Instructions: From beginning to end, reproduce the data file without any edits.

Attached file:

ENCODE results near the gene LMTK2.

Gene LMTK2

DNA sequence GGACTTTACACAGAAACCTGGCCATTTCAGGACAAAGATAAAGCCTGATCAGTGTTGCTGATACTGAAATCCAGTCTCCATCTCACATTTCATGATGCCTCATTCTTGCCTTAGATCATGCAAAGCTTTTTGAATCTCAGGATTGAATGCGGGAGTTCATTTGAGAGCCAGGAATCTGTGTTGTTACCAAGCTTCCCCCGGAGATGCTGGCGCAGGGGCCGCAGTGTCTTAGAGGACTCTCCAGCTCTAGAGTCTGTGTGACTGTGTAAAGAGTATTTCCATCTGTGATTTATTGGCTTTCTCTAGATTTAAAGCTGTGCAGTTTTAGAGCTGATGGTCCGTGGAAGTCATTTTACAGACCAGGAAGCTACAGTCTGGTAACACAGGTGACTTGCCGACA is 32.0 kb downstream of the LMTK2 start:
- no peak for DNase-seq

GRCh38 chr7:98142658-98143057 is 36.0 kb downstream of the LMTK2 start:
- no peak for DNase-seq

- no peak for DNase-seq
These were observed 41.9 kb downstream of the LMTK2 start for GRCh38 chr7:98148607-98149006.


ENCODE results near the gene LMTK2.

Gene LMTK2

DNA sequence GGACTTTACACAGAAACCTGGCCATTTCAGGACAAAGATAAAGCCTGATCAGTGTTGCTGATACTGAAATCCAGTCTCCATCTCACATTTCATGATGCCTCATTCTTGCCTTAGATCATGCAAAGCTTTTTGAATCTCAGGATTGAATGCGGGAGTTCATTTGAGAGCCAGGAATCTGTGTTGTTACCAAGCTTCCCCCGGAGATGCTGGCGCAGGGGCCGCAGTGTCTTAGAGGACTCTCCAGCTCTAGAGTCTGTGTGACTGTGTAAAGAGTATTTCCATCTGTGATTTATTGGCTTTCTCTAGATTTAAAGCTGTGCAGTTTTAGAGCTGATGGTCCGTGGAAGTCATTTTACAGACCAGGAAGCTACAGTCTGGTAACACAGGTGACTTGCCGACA is 32.0 kb downstream of the LMTK2 start:
- no peak for DNase-seq

GRCh38 chr7:98142658-98143057 is 36.0 kb downstream of the LMTK2 start:
- no peak for DNase-seq

- no peak for DNase-seq
These were observed 41.9 kb downstream of the LMTK2 start for GRCh38 chr7:98148607-98149006.